With respect to the law of treaties, as the Report correctly points out (para. 39 and footnote 127),”there were instances, even before the adoption of the Commission’s draft articles or the Vienna Convention, when States invoked the potency of jus cogens. In 1964, for example, Cyprus contested on the basis of the notion of peremptory norms, the validity of the treaty of Guarantee between Cyprus, the United Kingdom, Greece and Turkey of 1960″, if Article 4 of the Treaty was to be interpreted as granting the right of forcible military intervention in violation of Article 2(4) of the UN Charter. This position was also in line with the opinion submitted by the OLA upon request by Greece in May 1959.

Given that Articles 53 and 64 of the Vienna Convention on the Law of Treaties 1969 deal with the invalidating effect of jus cogens, the current work could perhaps deal further the question of who determines whether there is a conflict with jus cogens.

As a general remark, we fully agree with the precept that the Commission should avoid any outcome that could result in, or be interpreted as, a deviation from the 1969 Vienna Convention. Having said that, Cyprus also recognizes that the scope of the topic extends beyond the law of treaties, and includes other areas of international law, such as the Responsibility of States for Internationally Wrongful Acts.

We moreover agree with the proposed programme of work: for consideration of the criteria for Jus Cogens in 2017, their consequences in 2018 and any remaining miscellaneous issues in 2019. On the issue on whether the Commission will opt for the drafting of an illustrative list of norms that have already acquired the status of jus cogens, a prospect which has our full support, it would also be sensible to apply the notion of hierarchical superiority to jus cogens norms themselves by putting the prohibition of force in international relations at the top of the list. This is supported by the text proposed by the ILC during the negotiations of the 1986 Vienna Convention on the Law of Treaties between States and International Organizations. In particular, the commentary called the prohibition of the illegal use of armed force embodied in the UN Charter ‘the most reliable known example of a peremptory norm’ (A/Conf 129/16/ Add 1 (vol II), p. 39).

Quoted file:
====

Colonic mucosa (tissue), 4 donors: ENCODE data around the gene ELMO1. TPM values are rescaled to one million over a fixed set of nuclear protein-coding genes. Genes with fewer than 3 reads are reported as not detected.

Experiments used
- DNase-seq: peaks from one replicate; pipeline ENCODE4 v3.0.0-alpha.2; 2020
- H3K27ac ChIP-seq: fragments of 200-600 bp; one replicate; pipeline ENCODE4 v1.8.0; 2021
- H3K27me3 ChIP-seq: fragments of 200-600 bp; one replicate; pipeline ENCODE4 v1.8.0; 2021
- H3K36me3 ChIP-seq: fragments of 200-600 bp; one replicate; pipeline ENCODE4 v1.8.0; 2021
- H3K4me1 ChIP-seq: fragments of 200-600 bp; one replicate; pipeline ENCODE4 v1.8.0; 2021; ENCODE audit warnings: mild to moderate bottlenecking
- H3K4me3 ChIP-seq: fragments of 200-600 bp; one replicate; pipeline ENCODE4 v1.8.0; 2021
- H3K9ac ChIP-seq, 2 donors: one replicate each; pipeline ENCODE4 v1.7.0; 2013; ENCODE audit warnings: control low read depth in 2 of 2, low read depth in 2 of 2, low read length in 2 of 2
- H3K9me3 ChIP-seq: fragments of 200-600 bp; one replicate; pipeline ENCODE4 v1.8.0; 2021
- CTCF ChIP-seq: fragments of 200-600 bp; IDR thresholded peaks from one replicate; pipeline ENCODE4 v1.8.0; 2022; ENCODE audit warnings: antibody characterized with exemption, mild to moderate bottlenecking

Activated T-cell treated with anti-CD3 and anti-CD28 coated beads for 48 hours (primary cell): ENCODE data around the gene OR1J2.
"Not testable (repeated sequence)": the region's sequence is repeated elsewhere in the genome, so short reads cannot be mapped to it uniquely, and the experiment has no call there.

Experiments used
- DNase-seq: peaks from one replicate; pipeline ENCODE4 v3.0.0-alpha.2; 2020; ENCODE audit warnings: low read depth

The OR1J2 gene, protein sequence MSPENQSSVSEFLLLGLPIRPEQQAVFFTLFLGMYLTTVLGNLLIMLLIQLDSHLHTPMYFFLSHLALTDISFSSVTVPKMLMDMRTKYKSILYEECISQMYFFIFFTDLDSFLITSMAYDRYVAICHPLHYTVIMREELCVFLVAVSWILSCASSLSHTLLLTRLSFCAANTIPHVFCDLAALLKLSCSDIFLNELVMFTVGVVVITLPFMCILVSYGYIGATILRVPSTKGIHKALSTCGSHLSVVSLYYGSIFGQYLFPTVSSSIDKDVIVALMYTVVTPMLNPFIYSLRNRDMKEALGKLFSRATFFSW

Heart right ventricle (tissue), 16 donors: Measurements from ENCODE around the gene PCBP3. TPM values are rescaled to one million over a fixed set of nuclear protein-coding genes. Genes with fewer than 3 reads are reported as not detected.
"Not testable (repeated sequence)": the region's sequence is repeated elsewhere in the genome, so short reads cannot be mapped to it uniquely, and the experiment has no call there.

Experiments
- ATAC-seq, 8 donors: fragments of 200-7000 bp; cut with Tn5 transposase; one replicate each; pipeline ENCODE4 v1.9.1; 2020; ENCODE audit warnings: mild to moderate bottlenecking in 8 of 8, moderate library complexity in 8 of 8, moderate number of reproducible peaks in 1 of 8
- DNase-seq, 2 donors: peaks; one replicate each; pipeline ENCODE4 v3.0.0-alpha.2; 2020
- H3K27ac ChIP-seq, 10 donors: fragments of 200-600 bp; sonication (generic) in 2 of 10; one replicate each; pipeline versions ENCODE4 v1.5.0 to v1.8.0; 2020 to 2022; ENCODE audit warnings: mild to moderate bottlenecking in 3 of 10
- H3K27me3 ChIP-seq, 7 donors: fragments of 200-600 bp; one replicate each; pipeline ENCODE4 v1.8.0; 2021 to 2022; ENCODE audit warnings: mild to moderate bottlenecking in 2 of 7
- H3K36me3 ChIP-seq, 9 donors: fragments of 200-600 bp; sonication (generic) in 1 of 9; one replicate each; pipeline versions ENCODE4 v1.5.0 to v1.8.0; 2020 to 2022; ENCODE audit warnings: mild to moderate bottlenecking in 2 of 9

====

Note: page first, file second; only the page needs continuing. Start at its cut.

From a practical perspective, contrary to the Commission’s work on the topic of “Customary international Law” where the elaboration of a list of customary rules would not have been feasible, the comparably limited number of jus cogens norms, makes it possible to envisage such an illustrative list. Substantively, considering that the existence of peremptory norms depends on acceptance and recognition by the international community of states, as highlighted in Article 53 of the Vienna Convention, then the illustrative list would provide necessary clarity.

I thank you for your attention.